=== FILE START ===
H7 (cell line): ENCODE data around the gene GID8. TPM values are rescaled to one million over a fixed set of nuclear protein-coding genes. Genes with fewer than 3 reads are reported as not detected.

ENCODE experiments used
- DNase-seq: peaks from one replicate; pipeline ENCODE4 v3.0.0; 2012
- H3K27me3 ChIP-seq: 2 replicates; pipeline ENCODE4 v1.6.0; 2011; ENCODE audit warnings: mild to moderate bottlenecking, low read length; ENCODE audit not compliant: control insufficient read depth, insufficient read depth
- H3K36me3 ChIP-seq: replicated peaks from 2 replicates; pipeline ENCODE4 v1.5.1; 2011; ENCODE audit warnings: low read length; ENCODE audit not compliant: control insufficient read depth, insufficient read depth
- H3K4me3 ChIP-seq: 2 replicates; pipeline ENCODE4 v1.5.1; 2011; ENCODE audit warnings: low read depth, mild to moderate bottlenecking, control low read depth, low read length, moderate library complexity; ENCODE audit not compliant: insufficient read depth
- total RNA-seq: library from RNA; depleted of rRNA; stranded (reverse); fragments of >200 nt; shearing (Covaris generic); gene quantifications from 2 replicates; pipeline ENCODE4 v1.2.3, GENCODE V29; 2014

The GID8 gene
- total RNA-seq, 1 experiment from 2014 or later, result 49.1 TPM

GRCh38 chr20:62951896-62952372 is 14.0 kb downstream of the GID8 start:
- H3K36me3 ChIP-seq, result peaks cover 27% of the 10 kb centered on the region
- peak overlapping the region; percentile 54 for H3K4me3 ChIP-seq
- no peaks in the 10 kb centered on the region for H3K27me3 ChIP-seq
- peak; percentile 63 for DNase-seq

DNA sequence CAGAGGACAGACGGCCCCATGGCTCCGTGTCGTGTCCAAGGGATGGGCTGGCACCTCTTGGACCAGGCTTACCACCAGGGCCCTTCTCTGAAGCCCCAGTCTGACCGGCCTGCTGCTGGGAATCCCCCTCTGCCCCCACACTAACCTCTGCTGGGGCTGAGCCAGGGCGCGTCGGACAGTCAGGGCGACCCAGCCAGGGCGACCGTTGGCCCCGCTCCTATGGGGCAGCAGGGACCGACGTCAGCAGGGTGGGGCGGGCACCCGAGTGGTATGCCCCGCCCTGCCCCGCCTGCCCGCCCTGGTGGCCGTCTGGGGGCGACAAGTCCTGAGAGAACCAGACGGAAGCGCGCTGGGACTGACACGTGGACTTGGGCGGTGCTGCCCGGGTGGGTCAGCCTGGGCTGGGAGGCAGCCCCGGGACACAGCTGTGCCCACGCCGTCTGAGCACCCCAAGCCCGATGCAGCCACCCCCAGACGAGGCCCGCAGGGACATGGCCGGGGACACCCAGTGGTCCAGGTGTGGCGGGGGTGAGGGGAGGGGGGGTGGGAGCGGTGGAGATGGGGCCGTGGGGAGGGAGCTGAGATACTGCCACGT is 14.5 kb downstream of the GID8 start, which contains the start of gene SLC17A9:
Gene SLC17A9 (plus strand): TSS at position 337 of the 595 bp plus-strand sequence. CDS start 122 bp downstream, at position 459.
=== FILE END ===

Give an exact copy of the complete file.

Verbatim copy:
H7 (cell line): ENCODE data around the gene GID8. TPM values are rescaled to one million over a fixed set of nuclear protein-coding genes. Genes with fewer than 3 reads are reported as not detected.

ENCODE experiments used
- DNase-seq: peaks from one replicate; pipeline ENCODE4 v3.0.0; 2012
- H3K27me3 ChIP-seq: 2 replicates; pipeline ENCODE4 v1.6.0; 2011; ENCODE audit warnings: mild to moderate bottlenecking, low read length; ENCODE audit not compliant: control insufficient read depth, insufficient read depth
- H3K36me3 ChIP-seq: replicated peaks from 2 replicates; pipeline ENCODE4 v1.5.1; 2011; ENCODE audit warnings: low read length; ENCODE audit not compliant: control insufficient read depth, insufficient read depth
- H3K4me3 ChIP-seq: 2 replicates; pipeline ENCODE4 v1.5.1; 2011; ENCODE audit warnings: low read depth, mild to moderate bottlenecking, control low read depth, low read length, moderate library complexity; ENCODE audit not compliant: insufficient read depth
- total RNA-seq: library from RNA; depleted of rRNA; stranded (reverse); fragments of >200 nt; shearing (Covaris generic); gene quantifications from 2 replicates; pipeline ENCODE4 v1.2.3, GENCODE V29; 2014

The GID8 gene
- total RNA-seq, 1 experiment from 2014 or later, result 49.1 TPM

GRCh38 chr20:62951896-62952372 is 14.0 kb downstream of the GID8 start:
- H3K36me3 ChIP-seq, result peaks cover 27% of the 10 kb centered on the region
- peak overlapping the region; percentile 54 for H3K4me3 ChIP-seq
- no peaks in the 10 kb centered on the region for H3K27me3 ChIP-seq
- peak; percentile 63 for DNase-seq

DNA sequence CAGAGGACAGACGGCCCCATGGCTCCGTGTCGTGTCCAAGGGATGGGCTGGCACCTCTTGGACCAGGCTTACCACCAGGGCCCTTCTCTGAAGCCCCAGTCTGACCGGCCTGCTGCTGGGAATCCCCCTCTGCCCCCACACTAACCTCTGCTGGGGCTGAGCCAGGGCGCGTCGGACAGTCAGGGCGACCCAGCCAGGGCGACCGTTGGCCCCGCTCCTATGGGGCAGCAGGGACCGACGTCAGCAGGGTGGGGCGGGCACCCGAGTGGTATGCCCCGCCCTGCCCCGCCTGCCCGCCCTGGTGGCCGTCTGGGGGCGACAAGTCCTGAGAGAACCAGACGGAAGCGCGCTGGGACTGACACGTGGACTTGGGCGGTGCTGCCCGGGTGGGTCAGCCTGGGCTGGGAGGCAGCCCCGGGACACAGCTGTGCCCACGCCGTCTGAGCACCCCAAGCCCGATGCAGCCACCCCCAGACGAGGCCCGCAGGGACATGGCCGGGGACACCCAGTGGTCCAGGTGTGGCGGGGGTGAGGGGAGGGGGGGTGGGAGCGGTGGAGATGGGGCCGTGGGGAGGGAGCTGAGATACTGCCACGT is 14.5 kb downstream of the GID8 start, which contains the start of gene SLC17A9:
Gene SLC17A9 (plus strand): TSS at position 337 of the 595 bp plus-strand sequence. CDS start 122 bp downstream, at position 459.